Boat Intelligent Warning System Invention

Our Boat Intelligent Warning System (BIWS) invention disclosure below was posted on 29 November 2012. We will make no changes to the text below the line following this paragraph except to correct misspellings, punctuation, and to update html/computer codes and links. Any updates to the invention will be posted below the invention disclosure.

Boat Intelligent Warning System

Warning Decal Strip at 2012 Bayliner Helm

Warning Decal Strip at 2012 Bayliner Helm

This invention has to do with displaying warnings based on the actual situations and conditions the boat is encountering or anticipated to encounter soon.

Background Information

The effectiveness of conventional warning decals and placards on boats is reduced by: (1) The shear number of warnings displayed on the boat, (2) repetitive exposure to the same warnings, (3) some warnings fail to draw attention to themselves and thus are not read, (4) warnings are often not up front and prominent just before an action needs to be taken.

One method to minimize these difficulties is to display only those warnings relevant to the current situation. A reduction in the total number of warnings being repetitively constantly displayed at the same time reduces “warning noise” and results in more attention being focused on the most relevant warning(s) at that time.

The invention consists of four components or subsystems:

  • The display – where the warnings are shown
  • The sensors or gauges – many of them are already on the boat
  • The network – several boats already run CANbus systems
  • The software or logic system used to select which warning(s) to display
  • The computer / the brains – a computer system the software runs on, stores the warnings, reads the inputs (sensors), uses the software to decide which warning(s) to display, and issues the command to display specific warning(s).

The Display – the invention uses one or more LED, OLED, LCD, Plasma, or other electronic displays capable of intelligently displaying zero, one or more warning selected from a group of warnings at a time, then switching to display other warnings as directed by the warning control system. The specific warning(s) to be displayed are based upon the:

  • The conditions and or situation at that time
  • The conditions or situation anticipated to shortly occur (present the warning shortly before the need for the appropriate action but in plenty of time to be understood and for the correct action to be taken)
  • A sequential or random order display of some or all warnings (rotate through them sequentially or randomly or some mix of sequentially and randomly)
  • Some combination of the above

BIWS selects the warnings to be displayed based on past, current, and anticipated conditions and the specifications of the boat:

Past, Current, and Anticipated Conditions – possible variables detected by Sensors or Gauges:

  • Engine RPM
  • Gear (forward, neutral, reverse)
  • Boat Speed
  • Water conditions (boat bouncing on the water)
  • Trim angle
  • Towing (towing someone water skiing, tubing, etc.)
  • Swimmers near the stern
  • Swim ladder position (up or down)
  • Boat operator presence at the helm
  • Weather conditions (sunny, temperature, etc)
  • Detection of the presence of alcohol on the boat
  • Detection of people sitting in various seating locations
  • Detection of people standing and their location
  • How long the boat has been underway without stopping
  • Estimated g loads on passengers
  • Boat GPS location
  • Proximity to other boats – forward and side looking sensors
  • Depth – depth finder
  • Wave height
  • Steering wheel position
  • Other operating conditions

Boat Specifications – possible variables:

  • Boat type
  • Drive type
  • Boat capacity
  • Drive horsepower
  • Estimated top speed capability
  • Other boat specifications


Individual sensors could be used to provide the condition of the variables designers elect to include in the BIWS, but many of these variables are already available in the CANbus system used on some boats, like in Mercury Marine’s SmartCraft system.

CANbus, ZigBee and/or other similar networking methods can be used to connect existing sensors and gauges on the vessel with the BIWS.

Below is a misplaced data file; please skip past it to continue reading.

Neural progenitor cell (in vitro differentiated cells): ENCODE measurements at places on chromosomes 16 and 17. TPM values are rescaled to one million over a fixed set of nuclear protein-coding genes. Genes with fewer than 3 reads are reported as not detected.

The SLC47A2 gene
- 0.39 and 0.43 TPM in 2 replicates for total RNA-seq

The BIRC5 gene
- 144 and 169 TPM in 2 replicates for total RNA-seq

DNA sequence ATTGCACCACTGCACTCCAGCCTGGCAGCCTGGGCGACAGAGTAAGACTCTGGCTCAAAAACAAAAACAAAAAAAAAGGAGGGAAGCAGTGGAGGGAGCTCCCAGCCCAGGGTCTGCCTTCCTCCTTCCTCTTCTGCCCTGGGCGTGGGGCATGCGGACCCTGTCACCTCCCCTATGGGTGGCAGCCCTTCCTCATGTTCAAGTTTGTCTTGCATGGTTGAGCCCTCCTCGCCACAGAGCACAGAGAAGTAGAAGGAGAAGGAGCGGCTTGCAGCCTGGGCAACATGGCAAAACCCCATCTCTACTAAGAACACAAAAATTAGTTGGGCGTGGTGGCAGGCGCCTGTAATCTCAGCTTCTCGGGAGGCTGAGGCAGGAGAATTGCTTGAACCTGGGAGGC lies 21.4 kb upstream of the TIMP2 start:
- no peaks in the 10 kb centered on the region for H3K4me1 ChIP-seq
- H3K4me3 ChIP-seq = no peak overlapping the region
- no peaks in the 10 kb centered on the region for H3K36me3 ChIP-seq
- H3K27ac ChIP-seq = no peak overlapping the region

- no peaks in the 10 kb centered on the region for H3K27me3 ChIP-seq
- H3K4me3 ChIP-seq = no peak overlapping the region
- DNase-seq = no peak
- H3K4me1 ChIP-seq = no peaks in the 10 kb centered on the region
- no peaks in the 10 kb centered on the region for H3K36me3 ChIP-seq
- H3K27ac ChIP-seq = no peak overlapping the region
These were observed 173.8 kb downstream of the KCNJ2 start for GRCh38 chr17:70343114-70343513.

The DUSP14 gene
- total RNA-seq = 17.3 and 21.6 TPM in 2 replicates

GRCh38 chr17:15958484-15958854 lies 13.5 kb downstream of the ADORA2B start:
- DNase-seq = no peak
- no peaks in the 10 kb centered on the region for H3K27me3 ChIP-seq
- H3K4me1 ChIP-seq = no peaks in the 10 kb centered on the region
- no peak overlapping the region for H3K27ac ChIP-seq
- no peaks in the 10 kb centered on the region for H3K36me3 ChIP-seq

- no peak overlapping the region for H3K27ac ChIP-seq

Software / Logic System

A series of rules would be written to determine which warning(s) to display in which situations. Some possible sample BIWS rules are shown below:

  • If the engine is off and the swim ladder is down, BIWS could warn you to check for passengers at the stern before starting the engine.
  • If a pontoon boat is underway with someone sitting on the bow dragging their feet in the water, BIWS could warn the operator of that hazard.
  • A boat often used in towing skiers, boarders, or tubers could more often warn of the need to have a spotter, not to back up to them in the water, and to be careful when retrieving them. That warning might especially be displayed when the boat senses the tow line go limp (or sensed the drop in engine load).
  • On open bow boats underway in rougher water BIWS could warn operators to get people out of the open bow to prevent them from being ejected.
  • When sensing the presence of alcohol or sensing the actions of an inebriated operator BIWS could warn them to take a break or find a designated operator.
  • On boats running hard for long times on hot sunny days BIWS could warn of boater fatigue and encourage them to take a break.
  • Boats exceeding speed limits in no-wake zones could be reminded by BIWS to slow down (no-zones marked in gps).
  • Warnings related to loading or unloading the boat from a trailer could be displayed by BIWS when near boat ramps (via gps location and engine rpm).
  • Boats running at high speeds in rough water could be warned by BIWS to slow down.
  • Rental houseboats detecting high winds could be encouraged by BIWS to find shelter from the winds or beach.
  • Rental houseboats preparing to reverse from a beach could be warned by BIWS to have a spotter at the stern.
  • Boats running in shallow water with known underwater hazards could be warned by BIWS to slow down.
  • Boats not trimmed properly could be encouraged by BIWS change to the proper trim.
  • Carbon monoxide warnings could be displayed by BIWS when the generator is running.
  • When no specific situations needing a warning are detected, BIWS could display random or sequenced warnings changing them at fixed intervals.

Additional warning / display functions:

  • Display one of several different warnings designed for the same hazard – Different warnings (different graphics and/or text) for the same purpose will attract more attention than the same warning over and over
  • Audio verbal or buzzer alerts could be sounded in imminent conditions (such as impending collisions)
  • The display can be switched to display warnings in the language selected (manual switch or selected from a menu)
  • The display could be used to display other date or signals (engine or drive alarms, GPS, mapping, fish finder, television, movies, computer, cell phone, boating help guide, etc)